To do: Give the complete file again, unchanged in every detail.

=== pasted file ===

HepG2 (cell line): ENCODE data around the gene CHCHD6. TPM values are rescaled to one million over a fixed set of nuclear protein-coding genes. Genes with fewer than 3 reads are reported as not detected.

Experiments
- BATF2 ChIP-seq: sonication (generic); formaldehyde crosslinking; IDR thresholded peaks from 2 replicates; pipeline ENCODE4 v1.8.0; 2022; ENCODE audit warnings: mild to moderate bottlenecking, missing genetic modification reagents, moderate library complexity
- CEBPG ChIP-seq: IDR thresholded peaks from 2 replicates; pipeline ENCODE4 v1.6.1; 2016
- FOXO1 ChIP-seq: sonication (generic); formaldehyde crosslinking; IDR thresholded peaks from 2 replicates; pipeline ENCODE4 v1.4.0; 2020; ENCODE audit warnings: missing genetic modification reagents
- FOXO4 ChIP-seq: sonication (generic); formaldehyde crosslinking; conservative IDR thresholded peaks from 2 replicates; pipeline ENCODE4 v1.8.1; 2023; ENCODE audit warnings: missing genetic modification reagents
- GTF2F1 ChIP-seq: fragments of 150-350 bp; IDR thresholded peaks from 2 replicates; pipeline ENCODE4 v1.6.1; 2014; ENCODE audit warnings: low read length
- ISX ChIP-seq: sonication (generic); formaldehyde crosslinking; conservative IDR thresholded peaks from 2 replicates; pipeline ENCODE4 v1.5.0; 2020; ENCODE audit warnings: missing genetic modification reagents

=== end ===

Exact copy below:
HepG2 (cell line): ENCODE data around the gene CHCHD6. TPM values are rescaled to one million over a fixed set of nuclear protein-coding genes. Genes with fewer than 3 reads are reported as not detected.

Experiments
- BATF2 ChIP-seq: sonication (generic); formaldehyde crosslinking; IDR thresholded peaks from 2 replicates; pipeline ENCODE4 v1.8.0; 2022; ENCODE audit warnings: mild to moderate bottlenecking, missing genetic modification reagents, moderate library complexity
- CEBPG ChIP-seq: IDR thresholded peaks from 2 replicates; pipeline ENCODE4 v1.6.1; 2016
- FOXO1 ChIP-seq: sonication (generic); formaldehyde crosslinking; IDR thresholded peaks from 2 replicates; pipeline ENCODE4 v1.4.0; 2020; ENCODE audit warnings: missing genetic modification reagents
- FOXO4 ChIP-seq: sonication (generic); formaldehyde crosslinking; conservative IDR thresholded peaks from 2 replicates; pipeline ENCODE4 v1.8.1; 2023; ENCODE audit warnings: missing genetic modification reagents
- GTF2F1 ChIP-seq: fragments of 150-350 bp; IDR thresholded peaks from 2 replicates; pipeline ENCODE4 v1.6.1; 2014; ENCODE audit warnings: low read length
- ISX ChIP-seq: sonication (generic); formaldehyde crosslinking; conservative IDR thresholded peaks from 2 replicates; pipeline ENCODE4 v1.5.0; 2020; ENCODE audit warnings: missing genetic modification reagents